The no-frills design has some drawbacks. For example, the volume rocker always behaves in the same way, no matter how you're holding the tablet. In order to increase volume, you always press away from the home button. However, with other tablets, increasing volume is always to the right or away from you. That helps make screen orientation more intuitive.

Left Side: Stereo Speakers

Top Right: Volume Rocker and Power Button
  • obarthelemy
    I have faith in the QuickOffice port coming through: datawiz have been woking in the mobile space since Palm days (actually, they started on Palm I think, so they know their stuff, and the platform. It works well on Android.
  • obarthelemy
    I don't understand why you use the Xoom as the Android yardstick though, it's been upstaged long ago, by the Asus and Samsung tablets at least
  • compton
    I'm certainly glad the TouchPad has a decent display -- a good trend to say the least. Apple deserves much of the credit for setting the quality bar in consumer devices like the iPhone/iPad. Happily, if you are looking around for a new phone or tablet, good displays are easy to find. If consumers as a whole get used to using good screens in tablets/phones, why don't more laptop manufacturers capitalize by upping their game? HP may have realized that the TouchPad needs a good display, but most laptop (theirs, Dell's, Asus, ect.) displays are shamefully terrible. Perhaps the laptop as we know it needs an injection of what makes modern tablets so appealing -- and at (or around) the top of that list is a bitchin' screen.
  • I've probably read at least 20 reviews of the touchpad. This is the only one I would actually call a review. This was balanced and in-depth. Thank you for your efforts.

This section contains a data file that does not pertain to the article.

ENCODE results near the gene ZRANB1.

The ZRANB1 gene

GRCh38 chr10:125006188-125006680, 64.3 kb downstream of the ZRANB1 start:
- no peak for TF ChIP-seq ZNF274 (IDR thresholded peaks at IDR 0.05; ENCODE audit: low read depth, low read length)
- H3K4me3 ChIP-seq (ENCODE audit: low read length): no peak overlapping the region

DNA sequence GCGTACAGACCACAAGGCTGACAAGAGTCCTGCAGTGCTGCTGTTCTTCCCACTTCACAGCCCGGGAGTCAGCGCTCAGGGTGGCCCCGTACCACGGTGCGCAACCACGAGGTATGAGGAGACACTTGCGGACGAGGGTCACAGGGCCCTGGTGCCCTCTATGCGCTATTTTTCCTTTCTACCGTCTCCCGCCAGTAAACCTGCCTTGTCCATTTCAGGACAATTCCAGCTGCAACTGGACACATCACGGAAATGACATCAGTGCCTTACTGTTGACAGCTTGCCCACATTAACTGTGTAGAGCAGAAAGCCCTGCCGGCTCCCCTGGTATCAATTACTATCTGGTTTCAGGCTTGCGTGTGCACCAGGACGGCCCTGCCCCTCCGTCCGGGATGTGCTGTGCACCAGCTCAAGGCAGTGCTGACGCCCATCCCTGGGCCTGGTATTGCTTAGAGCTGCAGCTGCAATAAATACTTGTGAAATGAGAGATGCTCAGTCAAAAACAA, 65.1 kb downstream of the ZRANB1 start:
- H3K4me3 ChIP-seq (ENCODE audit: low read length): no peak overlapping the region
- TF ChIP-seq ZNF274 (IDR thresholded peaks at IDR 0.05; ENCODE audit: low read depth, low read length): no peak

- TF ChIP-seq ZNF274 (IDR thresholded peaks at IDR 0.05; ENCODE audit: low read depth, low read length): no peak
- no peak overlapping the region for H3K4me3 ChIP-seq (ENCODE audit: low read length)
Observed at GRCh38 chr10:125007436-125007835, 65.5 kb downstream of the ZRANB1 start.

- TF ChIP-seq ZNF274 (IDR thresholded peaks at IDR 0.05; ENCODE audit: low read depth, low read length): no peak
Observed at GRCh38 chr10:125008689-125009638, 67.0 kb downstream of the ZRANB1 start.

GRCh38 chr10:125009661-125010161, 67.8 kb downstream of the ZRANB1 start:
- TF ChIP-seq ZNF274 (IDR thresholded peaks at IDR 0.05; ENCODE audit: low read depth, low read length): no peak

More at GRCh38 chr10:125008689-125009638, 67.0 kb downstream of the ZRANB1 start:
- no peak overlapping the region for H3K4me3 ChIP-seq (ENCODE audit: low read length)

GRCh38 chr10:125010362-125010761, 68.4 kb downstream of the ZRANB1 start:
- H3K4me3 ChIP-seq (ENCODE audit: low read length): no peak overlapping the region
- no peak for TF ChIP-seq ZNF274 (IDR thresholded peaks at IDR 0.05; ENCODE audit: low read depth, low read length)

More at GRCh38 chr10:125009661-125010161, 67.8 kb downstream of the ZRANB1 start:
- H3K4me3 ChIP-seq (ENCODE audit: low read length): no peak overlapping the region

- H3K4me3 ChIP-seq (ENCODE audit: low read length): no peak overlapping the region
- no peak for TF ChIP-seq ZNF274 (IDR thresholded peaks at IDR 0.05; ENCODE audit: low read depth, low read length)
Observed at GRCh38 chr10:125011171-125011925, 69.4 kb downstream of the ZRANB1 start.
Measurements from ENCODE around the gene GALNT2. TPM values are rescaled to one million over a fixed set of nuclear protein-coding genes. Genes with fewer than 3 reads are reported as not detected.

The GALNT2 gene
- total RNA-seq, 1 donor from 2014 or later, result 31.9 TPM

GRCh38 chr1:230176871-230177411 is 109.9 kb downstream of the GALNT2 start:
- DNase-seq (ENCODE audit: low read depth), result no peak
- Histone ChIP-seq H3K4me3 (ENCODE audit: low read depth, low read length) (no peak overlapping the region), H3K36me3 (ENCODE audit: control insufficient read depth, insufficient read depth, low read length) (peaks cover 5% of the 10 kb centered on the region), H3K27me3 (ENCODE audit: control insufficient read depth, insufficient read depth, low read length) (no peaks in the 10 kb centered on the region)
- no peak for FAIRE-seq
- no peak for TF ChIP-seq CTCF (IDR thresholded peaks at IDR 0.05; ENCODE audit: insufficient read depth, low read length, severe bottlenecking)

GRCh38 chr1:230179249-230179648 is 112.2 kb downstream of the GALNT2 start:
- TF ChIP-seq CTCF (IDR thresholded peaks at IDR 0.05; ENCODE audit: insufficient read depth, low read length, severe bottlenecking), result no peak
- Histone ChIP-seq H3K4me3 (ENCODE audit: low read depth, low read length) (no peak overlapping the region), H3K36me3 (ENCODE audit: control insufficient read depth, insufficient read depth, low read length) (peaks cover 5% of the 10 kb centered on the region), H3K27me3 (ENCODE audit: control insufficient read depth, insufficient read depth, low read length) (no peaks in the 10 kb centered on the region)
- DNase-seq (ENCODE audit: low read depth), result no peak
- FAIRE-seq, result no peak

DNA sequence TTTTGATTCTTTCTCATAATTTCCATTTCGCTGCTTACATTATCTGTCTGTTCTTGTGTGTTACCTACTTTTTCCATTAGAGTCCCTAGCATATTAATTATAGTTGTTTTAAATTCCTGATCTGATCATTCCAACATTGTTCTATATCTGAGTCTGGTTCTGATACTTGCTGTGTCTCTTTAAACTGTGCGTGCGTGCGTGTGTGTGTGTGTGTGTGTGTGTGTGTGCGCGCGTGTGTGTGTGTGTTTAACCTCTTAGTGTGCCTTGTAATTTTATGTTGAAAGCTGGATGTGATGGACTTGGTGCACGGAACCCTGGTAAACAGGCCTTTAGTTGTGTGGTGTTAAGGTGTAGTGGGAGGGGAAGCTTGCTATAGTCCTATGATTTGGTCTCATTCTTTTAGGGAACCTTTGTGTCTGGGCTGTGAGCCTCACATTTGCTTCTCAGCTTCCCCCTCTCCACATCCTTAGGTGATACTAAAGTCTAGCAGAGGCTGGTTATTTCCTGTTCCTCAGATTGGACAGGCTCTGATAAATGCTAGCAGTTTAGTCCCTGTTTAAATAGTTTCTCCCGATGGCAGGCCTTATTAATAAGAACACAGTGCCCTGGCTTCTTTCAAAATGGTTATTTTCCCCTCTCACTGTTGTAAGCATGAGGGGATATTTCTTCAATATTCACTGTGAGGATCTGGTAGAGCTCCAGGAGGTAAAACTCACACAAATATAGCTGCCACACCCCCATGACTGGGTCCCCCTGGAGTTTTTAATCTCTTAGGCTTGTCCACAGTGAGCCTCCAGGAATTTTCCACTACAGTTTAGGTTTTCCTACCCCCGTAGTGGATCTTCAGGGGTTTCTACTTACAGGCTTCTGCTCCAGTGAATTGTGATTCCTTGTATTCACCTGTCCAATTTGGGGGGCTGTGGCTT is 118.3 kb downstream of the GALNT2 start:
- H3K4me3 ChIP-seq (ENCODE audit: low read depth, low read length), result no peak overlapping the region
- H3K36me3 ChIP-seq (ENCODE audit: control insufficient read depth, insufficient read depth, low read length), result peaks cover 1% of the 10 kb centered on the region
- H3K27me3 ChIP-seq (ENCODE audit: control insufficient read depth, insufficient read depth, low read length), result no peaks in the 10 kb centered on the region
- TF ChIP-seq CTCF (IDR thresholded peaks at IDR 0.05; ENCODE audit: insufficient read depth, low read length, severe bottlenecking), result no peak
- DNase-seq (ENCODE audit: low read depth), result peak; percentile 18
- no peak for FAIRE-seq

The one thing lacking in this review, which is also lacking in everything being written about webos, is the mention of what I consider one of the standout features of webos: The openness of the platform. With preware installed (free), you have access to thousands of patches and homebrewed apps as well as linux applications. It is possible, for example, to run a full Debian Linux in a chrooted environment (without any cracking or jailbreaking), giving access to OpenOffice, and all other x-server Linux software out there. HP/Palm is the only tablet OS developer that actively encourages the homebrew/open source community in its efforts. As a developer, it is not only the ease of development that is compelling but the huge amount of expressive and creative freedom you get. With the Apple appstore, the walled garden may protect consumers well, but also creates a completely controlled and often repressive and capricious environment for a developer. This openness is the secret sauce behind much of the loyalty of webos users. The os is a joy to use, a joy to explore, and a joy to create new code in. And unfortunately, most reviewers can't or won't take the time to understand this extremely compelling aspect of the OS.